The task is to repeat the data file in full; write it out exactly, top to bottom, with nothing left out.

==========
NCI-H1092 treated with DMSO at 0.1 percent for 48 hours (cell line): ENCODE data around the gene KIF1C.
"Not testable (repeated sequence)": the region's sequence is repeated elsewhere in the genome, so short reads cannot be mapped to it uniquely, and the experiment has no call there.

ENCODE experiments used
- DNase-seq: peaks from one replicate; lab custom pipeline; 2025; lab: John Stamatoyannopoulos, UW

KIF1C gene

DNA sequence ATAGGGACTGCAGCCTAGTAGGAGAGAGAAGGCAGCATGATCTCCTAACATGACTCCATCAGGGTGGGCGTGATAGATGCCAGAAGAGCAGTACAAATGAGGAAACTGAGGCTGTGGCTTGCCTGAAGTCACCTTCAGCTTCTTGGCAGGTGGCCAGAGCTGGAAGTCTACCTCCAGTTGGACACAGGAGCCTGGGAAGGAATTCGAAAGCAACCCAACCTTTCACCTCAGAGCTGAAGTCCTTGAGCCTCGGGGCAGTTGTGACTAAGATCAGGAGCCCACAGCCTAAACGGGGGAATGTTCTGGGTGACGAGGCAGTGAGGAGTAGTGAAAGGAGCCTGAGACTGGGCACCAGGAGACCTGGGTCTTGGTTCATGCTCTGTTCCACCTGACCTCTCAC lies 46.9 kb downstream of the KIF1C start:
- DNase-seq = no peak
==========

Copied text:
NCI-H1092 treated with DMSO at 0.1 percent for 48 hours (cell line): ENCODE data around the gene KIF1C.
"Not testable (repeated sequence)": the region's sequence is repeated elsewhere in the genome, so short reads cannot be mapped to it uniquely, and the experiment has no call there.

ENCODE experiments used
- DNase-seq: peaks from one replicate; lab custom pipeline; 2025; lab: John Stamatoyannopoulos, UW

KIF1C gene

DNA sequence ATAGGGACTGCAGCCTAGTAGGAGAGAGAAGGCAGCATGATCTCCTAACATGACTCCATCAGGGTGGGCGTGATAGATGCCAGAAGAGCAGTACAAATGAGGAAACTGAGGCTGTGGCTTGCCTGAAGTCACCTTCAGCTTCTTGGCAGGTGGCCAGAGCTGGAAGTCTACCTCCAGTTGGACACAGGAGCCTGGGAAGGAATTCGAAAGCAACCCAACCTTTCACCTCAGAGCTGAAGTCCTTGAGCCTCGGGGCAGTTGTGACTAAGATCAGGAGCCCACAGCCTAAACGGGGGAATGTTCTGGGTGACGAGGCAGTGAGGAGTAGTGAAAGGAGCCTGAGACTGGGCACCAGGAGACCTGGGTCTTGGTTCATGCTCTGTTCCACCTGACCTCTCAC lies 46.9 kb downstream of the KIF1C start:
- DNase-seq = no peak